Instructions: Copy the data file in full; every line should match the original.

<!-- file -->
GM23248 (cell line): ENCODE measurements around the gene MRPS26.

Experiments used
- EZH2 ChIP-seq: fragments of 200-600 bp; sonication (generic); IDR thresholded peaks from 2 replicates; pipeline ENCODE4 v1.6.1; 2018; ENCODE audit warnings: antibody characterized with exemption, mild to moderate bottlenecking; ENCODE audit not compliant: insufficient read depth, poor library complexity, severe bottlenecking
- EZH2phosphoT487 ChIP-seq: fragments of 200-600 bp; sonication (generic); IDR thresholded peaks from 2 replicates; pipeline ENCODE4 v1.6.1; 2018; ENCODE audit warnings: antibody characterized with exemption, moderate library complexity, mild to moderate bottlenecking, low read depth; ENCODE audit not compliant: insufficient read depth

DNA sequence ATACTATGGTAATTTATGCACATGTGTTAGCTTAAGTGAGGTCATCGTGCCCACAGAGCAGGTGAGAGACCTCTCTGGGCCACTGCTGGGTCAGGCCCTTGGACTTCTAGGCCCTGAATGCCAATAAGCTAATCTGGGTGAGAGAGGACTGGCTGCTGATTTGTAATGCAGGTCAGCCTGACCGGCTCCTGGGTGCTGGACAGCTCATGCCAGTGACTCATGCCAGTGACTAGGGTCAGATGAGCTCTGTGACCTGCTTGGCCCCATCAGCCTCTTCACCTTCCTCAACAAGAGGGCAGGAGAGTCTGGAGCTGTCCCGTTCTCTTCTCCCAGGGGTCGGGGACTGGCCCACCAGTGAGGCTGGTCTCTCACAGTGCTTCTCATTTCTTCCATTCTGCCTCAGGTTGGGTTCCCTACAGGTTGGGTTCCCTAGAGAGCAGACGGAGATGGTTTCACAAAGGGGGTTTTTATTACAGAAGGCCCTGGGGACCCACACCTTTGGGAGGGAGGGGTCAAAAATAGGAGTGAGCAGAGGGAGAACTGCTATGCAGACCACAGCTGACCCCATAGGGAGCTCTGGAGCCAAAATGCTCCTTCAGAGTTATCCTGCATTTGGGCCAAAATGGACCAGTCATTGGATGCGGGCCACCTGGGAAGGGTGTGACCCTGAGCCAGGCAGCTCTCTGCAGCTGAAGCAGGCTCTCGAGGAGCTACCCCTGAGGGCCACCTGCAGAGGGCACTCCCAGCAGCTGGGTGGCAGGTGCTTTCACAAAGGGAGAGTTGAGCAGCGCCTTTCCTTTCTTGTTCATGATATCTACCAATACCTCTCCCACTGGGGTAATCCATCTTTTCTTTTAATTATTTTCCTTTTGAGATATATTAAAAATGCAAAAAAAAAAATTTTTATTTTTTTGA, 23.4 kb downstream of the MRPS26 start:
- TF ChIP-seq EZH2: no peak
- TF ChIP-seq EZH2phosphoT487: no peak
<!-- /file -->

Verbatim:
GM23248 (cell line): ENCODE measurements around the gene MRPS26.

Experiments used
- EZH2 ChIP-seq: fragments of 200-600 bp; sonication (generic); IDR thresholded peaks from 2 replicates; pipeline ENCODE4 v1.6.1; 2018; ENCODE audit warnings: antibody characterized with exemption, mild to moderate bottlenecking; ENCODE audit not compliant: insufficient read depth, poor library complexity, severe bottlenecking
- EZH2phosphoT487 ChIP-seq: fragments of 200-600 bp; sonication (generic); IDR thresholded peaks from 2 replicates; pipeline ENCODE4 v1.6.1; 2018; ENCODE audit warnings: antibody characterized with exemption, moderate library complexity, mild to moderate bottlenecking, low read depth; ENCODE audit not compliant: insufficient read depth

DNA sequence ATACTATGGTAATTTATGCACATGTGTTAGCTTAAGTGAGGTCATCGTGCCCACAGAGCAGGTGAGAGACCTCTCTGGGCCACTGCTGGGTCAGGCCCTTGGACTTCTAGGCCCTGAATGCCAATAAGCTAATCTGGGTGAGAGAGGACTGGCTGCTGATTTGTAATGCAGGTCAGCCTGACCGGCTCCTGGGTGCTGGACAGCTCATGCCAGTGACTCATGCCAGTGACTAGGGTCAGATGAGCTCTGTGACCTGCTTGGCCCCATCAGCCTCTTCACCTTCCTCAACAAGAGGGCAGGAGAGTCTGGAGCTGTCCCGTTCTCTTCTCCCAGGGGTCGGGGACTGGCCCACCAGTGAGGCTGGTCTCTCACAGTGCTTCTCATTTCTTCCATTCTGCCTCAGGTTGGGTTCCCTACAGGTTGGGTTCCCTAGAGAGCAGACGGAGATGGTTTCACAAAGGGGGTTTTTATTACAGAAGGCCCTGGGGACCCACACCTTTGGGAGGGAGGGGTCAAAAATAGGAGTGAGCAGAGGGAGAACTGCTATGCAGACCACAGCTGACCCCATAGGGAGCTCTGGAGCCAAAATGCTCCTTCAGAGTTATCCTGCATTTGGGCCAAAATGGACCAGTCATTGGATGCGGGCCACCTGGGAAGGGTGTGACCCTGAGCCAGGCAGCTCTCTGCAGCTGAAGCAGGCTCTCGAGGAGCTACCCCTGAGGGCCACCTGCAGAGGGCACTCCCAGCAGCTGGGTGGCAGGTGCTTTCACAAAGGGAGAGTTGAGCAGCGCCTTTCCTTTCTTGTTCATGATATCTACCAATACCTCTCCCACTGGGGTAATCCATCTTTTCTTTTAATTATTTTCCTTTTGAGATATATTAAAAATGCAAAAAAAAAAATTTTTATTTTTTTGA, 23.4 kb downstream of the MRPS26 start:
- TF ChIP-seq EZH2: no peak
- TF ChIP-seq EZH2phosphoT487: no peak